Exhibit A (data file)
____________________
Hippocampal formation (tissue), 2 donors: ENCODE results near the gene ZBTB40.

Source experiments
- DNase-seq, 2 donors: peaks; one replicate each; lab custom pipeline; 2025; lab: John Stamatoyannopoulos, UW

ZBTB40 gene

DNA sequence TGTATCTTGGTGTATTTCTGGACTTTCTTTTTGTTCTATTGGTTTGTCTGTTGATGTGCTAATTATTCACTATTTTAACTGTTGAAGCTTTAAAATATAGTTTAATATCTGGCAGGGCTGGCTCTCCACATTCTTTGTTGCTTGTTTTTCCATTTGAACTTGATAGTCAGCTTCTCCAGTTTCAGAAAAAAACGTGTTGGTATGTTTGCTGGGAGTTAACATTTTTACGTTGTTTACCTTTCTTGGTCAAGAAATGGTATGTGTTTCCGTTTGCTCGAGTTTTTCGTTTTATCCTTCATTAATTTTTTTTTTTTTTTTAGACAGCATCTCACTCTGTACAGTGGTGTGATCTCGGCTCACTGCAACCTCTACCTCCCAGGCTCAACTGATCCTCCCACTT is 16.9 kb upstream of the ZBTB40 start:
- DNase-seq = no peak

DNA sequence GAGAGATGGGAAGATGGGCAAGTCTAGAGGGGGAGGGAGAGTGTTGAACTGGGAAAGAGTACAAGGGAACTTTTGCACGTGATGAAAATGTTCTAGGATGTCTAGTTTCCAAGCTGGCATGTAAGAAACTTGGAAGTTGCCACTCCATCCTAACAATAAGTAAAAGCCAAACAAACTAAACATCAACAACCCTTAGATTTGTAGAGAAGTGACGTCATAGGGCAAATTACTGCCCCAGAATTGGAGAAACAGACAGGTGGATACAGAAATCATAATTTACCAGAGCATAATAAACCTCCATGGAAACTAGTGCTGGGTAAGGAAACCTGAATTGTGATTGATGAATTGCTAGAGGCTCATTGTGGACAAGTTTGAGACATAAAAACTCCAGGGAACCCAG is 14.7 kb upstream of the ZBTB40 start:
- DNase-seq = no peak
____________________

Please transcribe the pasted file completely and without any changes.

Hippocampal formation (tissue), 2 donors: ENCODE results near the gene ZBTB40.

Source experiments
- DNase-seq, 2 donors: peaks; one replicate each; lab custom pipeline; 2025; lab: John Stamatoyannopoulos, UW

ZBTB40 gene

DNA sequence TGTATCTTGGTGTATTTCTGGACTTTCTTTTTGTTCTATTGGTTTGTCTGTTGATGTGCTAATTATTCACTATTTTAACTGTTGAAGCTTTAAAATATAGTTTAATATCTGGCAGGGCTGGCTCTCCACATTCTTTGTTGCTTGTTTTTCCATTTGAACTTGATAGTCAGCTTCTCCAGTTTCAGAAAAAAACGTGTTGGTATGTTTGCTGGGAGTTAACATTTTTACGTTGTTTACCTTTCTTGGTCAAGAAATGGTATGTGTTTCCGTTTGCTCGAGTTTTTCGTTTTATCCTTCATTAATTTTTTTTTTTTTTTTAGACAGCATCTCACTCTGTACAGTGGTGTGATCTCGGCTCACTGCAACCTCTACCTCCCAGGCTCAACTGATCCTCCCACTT is 16.9 kb upstream of the ZBTB40 start:
- DNase-seq = no peak

DNA sequence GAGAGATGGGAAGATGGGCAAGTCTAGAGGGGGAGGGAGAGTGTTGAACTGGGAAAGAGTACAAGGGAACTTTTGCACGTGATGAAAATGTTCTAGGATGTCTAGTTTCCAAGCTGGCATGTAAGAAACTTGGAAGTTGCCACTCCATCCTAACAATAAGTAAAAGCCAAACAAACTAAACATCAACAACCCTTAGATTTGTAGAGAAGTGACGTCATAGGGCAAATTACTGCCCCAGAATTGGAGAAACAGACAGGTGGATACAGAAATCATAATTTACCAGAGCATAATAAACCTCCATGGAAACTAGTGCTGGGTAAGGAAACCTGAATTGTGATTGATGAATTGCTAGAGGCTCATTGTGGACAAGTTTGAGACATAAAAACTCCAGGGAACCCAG is 14.7 kb upstream of the ZBTB40 start:
- DNase-seq = no peak